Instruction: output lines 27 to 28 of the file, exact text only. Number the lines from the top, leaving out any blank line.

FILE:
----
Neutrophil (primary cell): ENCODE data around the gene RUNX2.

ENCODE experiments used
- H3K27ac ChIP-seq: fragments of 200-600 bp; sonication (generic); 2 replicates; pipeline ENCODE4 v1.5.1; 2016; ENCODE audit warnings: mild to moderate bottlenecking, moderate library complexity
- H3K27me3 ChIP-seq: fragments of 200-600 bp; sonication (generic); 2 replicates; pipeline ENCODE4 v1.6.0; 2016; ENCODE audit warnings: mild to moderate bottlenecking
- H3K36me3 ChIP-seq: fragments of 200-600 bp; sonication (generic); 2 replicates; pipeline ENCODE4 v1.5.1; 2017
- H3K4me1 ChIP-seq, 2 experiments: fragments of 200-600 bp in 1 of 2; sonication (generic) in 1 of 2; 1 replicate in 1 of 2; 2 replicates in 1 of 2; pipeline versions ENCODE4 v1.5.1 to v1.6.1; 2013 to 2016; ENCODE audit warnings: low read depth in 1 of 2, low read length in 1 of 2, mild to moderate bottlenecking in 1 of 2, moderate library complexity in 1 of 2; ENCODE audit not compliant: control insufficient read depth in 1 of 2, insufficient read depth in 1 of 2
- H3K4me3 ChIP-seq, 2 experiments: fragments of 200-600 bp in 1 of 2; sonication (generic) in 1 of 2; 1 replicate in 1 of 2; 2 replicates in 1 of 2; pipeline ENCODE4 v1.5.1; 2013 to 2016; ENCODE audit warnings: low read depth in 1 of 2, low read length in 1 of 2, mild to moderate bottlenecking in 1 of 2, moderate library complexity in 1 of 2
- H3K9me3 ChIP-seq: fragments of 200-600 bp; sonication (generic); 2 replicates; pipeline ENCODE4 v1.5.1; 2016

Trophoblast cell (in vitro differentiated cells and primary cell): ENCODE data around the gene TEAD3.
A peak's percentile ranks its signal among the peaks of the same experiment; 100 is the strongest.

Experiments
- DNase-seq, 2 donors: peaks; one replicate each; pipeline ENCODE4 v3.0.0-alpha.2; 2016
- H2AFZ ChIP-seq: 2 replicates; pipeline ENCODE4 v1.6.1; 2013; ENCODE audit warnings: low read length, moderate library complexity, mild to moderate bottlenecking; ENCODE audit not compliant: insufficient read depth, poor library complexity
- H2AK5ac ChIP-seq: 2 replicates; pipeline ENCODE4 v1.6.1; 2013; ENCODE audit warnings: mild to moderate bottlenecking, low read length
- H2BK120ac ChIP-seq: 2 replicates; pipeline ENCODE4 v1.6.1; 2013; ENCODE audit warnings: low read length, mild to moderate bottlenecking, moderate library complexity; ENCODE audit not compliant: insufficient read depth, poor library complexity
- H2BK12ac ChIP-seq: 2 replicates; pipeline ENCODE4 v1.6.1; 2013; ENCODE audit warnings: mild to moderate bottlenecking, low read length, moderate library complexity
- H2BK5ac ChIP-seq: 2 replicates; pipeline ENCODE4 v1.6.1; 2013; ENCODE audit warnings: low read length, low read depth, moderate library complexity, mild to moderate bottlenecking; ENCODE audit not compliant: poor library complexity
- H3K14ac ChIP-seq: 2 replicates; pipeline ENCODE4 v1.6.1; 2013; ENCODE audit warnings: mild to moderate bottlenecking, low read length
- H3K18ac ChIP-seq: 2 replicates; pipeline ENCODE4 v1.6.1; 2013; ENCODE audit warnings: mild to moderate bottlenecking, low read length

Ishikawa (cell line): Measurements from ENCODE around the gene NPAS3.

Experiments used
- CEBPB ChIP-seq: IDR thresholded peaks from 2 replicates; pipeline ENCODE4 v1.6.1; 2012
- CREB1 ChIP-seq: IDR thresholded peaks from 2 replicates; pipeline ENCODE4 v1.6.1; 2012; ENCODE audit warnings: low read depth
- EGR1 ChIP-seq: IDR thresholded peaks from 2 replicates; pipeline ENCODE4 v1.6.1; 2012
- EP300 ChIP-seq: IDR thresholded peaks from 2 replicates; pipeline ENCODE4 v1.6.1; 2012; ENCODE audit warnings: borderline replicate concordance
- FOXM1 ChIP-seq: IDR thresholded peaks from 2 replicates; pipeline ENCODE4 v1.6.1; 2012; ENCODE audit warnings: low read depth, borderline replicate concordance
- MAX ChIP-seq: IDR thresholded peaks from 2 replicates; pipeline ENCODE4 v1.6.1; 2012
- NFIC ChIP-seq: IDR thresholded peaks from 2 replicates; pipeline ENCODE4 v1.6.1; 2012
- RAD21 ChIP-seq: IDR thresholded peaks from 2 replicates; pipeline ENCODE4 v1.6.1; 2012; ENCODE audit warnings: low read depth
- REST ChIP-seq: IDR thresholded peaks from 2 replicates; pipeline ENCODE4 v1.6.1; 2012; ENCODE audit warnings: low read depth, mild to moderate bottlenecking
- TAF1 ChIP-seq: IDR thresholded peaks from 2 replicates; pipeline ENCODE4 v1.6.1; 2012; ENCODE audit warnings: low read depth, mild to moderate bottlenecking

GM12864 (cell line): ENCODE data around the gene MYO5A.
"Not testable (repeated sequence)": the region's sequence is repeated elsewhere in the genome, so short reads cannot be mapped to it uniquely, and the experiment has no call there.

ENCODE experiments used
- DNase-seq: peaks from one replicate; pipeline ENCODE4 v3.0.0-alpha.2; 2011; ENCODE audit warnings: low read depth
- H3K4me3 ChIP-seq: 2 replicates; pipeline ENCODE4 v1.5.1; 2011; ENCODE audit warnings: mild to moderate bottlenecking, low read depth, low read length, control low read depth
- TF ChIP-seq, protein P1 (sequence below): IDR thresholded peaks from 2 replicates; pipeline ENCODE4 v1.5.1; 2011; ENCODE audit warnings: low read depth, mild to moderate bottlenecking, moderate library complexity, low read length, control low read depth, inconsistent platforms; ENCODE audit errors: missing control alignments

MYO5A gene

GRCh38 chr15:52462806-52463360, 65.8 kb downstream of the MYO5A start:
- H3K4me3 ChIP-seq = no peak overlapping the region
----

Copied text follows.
- MAX ChIP-seq: IDR thresholded peaks from 2 replicates; pipeline ENCODE4 v1.6.1; 2012
- NFIC ChIP-seq: IDR thresholded peaks from 2 replicates; pipeline ENCODE4 v1.6.1; 2012